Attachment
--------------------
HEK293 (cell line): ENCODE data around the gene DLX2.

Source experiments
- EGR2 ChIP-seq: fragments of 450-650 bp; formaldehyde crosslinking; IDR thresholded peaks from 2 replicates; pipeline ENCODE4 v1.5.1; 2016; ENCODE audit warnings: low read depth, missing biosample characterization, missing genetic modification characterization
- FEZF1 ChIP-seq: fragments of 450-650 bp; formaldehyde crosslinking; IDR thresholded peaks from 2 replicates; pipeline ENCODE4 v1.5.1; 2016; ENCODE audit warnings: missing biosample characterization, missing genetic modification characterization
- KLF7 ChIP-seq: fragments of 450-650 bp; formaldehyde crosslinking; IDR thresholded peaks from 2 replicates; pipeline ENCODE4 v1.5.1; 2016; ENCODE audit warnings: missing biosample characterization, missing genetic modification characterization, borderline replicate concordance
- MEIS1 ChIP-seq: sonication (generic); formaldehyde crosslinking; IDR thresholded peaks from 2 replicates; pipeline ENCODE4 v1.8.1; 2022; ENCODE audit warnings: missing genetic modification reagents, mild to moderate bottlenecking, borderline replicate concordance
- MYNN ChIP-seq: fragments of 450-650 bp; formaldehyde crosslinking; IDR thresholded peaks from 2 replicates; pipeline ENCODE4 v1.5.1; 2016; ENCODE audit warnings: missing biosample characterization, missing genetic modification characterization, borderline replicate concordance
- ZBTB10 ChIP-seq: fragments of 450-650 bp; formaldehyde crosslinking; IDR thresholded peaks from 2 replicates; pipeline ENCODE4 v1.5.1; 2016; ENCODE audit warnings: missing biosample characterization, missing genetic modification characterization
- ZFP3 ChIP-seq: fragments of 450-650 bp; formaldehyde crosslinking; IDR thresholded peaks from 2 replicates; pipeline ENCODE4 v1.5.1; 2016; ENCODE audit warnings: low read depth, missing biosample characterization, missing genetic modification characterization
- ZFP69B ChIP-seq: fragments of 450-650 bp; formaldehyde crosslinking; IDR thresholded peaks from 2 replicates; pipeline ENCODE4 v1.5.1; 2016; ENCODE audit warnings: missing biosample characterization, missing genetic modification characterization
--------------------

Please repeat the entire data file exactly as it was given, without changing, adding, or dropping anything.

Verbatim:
HEK293 (cell line): ENCODE data around the gene DLX2.

Source experiments
- EGR2 ChIP-seq: fragments of 450-650 bp; formaldehyde crosslinking; IDR thresholded peaks from 2 replicates; pipeline ENCODE4 v1.5.1; 2016; ENCODE audit warnings: low read depth, missing biosample characterization, missing genetic modification characterization
- FEZF1 ChIP-seq: fragments of 450-650 bp; formaldehyde crosslinking; IDR thresholded peaks from 2 replicates; pipeline ENCODE4 v1.5.1; 2016; ENCODE audit warnings: missing biosample characterization, missing genetic modification characterization
- KLF7 ChIP-seq: fragments of 450-650 bp; formaldehyde crosslinking; IDR thresholded peaks from 2 replicates; pipeline ENCODE4 v1.5.1; 2016; ENCODE audit warnings: missing biosample characterization, missing genetic modification characterization, borderline replicate concordance
- MEIS1 ChIP-seq: sonication (generic); formaldehyde crosslinking; IDR thresholded peaks from 2 replicates; pipeline ENCODE4 v1.8.1; 2022; ENCODE audit warnings: missing genetic modification reagents, mild to moderate bottlenecking, borderline replicate concordance
- MYNN ChIP-seq: fragments of 450-650 bp; formaldehyde crosslinking; IDR thresholded peaks from 2 replicates; pipeline ENCODE4 v1.5.1; 2016; ENCODE audit warnings: missing biosample characterization, missing genetic modification characterization, borderline replicate concordance
- ZBTB10 ChIP-seq: fragments of 450-650 bp; formaldehyde crosslinking; IDR thresholded peaks from 2 replicates; pipeline ENCODE4 v1.5.1; 2016; ENCODE audit warnings: missing biosample characterization, missing genetic modification characterization
- ZFP3 ChIP-seq: fragments of 450-650 bp; formaldehyde crosslinking; IDR thresholded peaks from 2 replicates; pipeline ENCODE4 v1.5.1; 2016; ENCODE audit warnings: low read depth, missing biosample characterization, missing genetic modification characterization
- ZFP69B ChIP-seq: fragments of 450-650 bp; formaldehyde crosslinking; IDR thresholded peaks from 2 replicates; pipeline ENCODE4 v1.5.1; 2016; ENCODE audit warnings: missing biosample characterization, missing genetic modification characterization